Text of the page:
1. Financial communications/investor relations
2. New media/Web 2.0
In the latter area, I know enough to be dangerous, and I believe (in the end) a good communicator in old media can learn to be a good communicator in new media.  But there is a larger set of skills related to new media – e.g., monitoring, aggregating, analyzing information – which supports the communication function but isn't directly related to the “classic” communicators' skill set.

Have you had any mentors along the way?  Who has helped you the most and how?
I've had several mentors, but I can't say any one of them helped me more than the others.  Those listed here were supervisors at different times during my career at the PR agency:  Paul Siemer taught me the value of tireless energy and mind-bending creativity, of making the printed and spoken word “sing.”  Terri Vogt taught me the value of discipline, of organization and structure.  Jim Morice taught me the value of constantly (and rapidly) learning and applying new knowledge.  Dave Senay taught me how critically important it is to make sure our clients/employers understand the value of what we do for them; how our work can directly impact their business results.

What was the biggest mistake in your career and what did you learn from it?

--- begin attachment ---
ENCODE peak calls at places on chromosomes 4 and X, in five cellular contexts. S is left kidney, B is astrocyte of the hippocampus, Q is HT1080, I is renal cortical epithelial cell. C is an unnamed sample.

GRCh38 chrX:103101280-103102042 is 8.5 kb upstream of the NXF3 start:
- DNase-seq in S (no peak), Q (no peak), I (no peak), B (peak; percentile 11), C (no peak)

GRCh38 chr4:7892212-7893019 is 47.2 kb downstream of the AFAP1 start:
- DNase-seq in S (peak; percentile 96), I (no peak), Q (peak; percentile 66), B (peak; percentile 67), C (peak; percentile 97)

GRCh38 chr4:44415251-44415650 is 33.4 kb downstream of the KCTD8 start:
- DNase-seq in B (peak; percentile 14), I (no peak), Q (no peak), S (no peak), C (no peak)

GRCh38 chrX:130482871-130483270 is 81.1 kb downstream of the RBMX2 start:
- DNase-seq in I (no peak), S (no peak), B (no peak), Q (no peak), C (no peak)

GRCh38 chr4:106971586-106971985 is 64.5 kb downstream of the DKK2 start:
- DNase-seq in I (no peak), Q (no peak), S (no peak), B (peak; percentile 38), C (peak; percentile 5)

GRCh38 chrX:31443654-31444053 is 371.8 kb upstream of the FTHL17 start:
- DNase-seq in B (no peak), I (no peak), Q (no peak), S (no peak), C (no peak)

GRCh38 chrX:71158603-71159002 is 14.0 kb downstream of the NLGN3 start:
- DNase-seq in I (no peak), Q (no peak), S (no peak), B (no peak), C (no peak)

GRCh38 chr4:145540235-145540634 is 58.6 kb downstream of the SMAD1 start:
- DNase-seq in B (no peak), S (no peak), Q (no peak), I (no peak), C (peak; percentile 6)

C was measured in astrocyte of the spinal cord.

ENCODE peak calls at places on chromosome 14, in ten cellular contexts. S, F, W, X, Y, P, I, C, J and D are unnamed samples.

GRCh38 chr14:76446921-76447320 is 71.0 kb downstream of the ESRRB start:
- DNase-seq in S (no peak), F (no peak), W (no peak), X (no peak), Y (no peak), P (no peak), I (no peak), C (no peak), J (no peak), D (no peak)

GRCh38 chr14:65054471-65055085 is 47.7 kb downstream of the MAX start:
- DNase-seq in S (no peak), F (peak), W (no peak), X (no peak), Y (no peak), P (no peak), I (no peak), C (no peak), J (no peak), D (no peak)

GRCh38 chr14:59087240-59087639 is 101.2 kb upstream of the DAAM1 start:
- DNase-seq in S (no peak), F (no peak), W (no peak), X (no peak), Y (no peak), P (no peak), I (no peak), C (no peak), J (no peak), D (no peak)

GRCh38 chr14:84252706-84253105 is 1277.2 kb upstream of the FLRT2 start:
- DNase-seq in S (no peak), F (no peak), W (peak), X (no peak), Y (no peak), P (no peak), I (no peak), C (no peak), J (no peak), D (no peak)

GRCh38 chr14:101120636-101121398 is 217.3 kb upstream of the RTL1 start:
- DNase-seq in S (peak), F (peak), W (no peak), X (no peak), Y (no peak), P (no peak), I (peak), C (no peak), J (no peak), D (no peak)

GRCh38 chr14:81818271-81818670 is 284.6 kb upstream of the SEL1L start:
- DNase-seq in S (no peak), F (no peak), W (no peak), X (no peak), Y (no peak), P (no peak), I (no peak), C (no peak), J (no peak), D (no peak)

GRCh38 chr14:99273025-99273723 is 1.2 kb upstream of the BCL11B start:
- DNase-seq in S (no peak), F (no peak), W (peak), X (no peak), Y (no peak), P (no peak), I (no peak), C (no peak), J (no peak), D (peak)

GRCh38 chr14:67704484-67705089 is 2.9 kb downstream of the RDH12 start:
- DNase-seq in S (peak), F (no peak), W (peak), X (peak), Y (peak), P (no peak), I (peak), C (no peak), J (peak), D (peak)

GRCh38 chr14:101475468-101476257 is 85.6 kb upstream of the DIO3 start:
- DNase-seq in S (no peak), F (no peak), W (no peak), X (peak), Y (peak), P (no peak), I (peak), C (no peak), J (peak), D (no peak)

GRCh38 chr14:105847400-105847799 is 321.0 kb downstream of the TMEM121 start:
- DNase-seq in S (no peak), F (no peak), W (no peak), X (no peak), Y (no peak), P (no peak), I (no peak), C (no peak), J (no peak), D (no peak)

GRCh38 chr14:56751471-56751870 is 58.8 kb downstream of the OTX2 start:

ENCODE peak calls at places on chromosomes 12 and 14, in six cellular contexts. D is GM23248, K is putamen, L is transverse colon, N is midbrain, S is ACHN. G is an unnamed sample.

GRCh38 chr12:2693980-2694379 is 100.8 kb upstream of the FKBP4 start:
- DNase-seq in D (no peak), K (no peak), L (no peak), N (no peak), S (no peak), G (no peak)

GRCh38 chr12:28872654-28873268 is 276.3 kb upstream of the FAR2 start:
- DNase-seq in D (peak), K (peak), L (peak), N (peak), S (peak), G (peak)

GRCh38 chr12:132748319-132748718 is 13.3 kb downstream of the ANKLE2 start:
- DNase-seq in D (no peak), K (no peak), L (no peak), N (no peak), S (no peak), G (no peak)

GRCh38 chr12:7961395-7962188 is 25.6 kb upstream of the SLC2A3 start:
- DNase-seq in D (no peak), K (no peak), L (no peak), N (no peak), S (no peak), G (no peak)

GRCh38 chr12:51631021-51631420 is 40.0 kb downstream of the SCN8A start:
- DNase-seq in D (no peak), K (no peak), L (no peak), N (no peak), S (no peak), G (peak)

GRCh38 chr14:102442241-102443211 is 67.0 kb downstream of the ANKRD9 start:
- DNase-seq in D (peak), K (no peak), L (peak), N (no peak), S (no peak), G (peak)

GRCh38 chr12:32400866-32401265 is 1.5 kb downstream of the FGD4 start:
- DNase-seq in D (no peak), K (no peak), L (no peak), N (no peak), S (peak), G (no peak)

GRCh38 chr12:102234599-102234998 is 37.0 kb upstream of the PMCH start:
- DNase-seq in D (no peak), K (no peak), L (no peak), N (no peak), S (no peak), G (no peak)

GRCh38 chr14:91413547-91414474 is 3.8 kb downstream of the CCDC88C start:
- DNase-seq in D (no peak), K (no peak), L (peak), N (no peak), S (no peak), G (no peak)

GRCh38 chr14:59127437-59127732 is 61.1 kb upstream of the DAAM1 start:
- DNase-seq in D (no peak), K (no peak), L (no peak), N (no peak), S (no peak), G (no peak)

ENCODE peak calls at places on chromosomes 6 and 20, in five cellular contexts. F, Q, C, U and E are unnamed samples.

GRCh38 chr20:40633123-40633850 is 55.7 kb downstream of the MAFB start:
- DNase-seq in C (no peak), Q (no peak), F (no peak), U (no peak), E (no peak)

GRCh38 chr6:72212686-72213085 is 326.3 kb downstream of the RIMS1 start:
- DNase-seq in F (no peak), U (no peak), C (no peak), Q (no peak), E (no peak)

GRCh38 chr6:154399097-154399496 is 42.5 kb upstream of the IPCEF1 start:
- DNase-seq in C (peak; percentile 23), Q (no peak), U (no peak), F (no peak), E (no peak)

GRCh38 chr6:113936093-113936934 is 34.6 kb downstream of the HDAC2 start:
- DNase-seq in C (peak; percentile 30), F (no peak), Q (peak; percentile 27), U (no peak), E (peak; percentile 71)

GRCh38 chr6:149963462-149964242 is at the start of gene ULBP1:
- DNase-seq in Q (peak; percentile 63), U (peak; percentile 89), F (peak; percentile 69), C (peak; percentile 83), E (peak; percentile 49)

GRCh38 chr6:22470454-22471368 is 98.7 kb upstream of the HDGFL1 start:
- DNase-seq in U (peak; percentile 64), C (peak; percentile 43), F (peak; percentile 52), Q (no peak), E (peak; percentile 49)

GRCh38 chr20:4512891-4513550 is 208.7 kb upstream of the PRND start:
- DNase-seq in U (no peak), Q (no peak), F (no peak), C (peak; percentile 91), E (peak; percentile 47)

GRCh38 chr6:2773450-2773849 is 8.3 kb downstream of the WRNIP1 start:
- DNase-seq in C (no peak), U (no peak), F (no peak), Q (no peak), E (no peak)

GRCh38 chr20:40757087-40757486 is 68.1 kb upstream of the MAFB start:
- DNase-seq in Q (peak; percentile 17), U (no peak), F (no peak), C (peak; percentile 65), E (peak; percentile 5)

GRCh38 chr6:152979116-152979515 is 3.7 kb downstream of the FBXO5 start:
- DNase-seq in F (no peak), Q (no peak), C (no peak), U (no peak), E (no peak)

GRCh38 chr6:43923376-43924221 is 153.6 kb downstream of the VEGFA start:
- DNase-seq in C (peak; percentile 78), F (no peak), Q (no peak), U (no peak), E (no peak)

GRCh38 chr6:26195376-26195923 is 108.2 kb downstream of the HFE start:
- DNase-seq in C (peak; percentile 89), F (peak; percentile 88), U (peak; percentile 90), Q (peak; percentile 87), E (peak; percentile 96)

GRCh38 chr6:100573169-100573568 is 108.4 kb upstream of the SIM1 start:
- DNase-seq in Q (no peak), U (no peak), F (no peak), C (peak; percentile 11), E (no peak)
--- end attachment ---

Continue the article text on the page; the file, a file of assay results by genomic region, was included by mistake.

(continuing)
Two or three years into my communications career at Fleishman, I misrepresented who I was, in order to obtain information from a source that was making life difficult for one of our clients.  I was caught in the act and nearly fired over it.  I realized then and there that, no matter how noble the cause, you simply cannot lie in this profession.  Too often, PR professionals are labeled “spin doctors.”  But I know (as do many of my peers) that we are obligated (and should be) to hold ourselves to the highest standards of honesty and integrity.

How has membership in professional organizations such as ACC impacted your career?
I'm only six months into our ACC membership, but I did benefit greatly from professional workshops conducted under the auspices of the Arthur Page Society, which I attended while at Fleishman.  Those workshops were led by some of the best and brightest minds in PR, culled from diverse industries.  They opened my eyes to the strategic, business-impacting aspects of what we all do for a living; to the reality that what we do is about much more than “good communication.” It's about honestly and fairly securing and sustaining stakeholders' permission for our companies/clients to operate with the least possible degree of interference.

Do you have any further career advice for your fellow cable communicators?
I don't have “additional” advice, but I would take the opportunity to reiterate three of my previous points.
1.  The (rapid) learning and application of new knowledge will take you very far.
2. Honesty/integrity must be at the foundation of everything you do.
3. At the end of the day, your core value proposition will be found not in the news clips you generate, but in your ability to gain and sustain stakeholders' permission for your clients/employers to operate freely.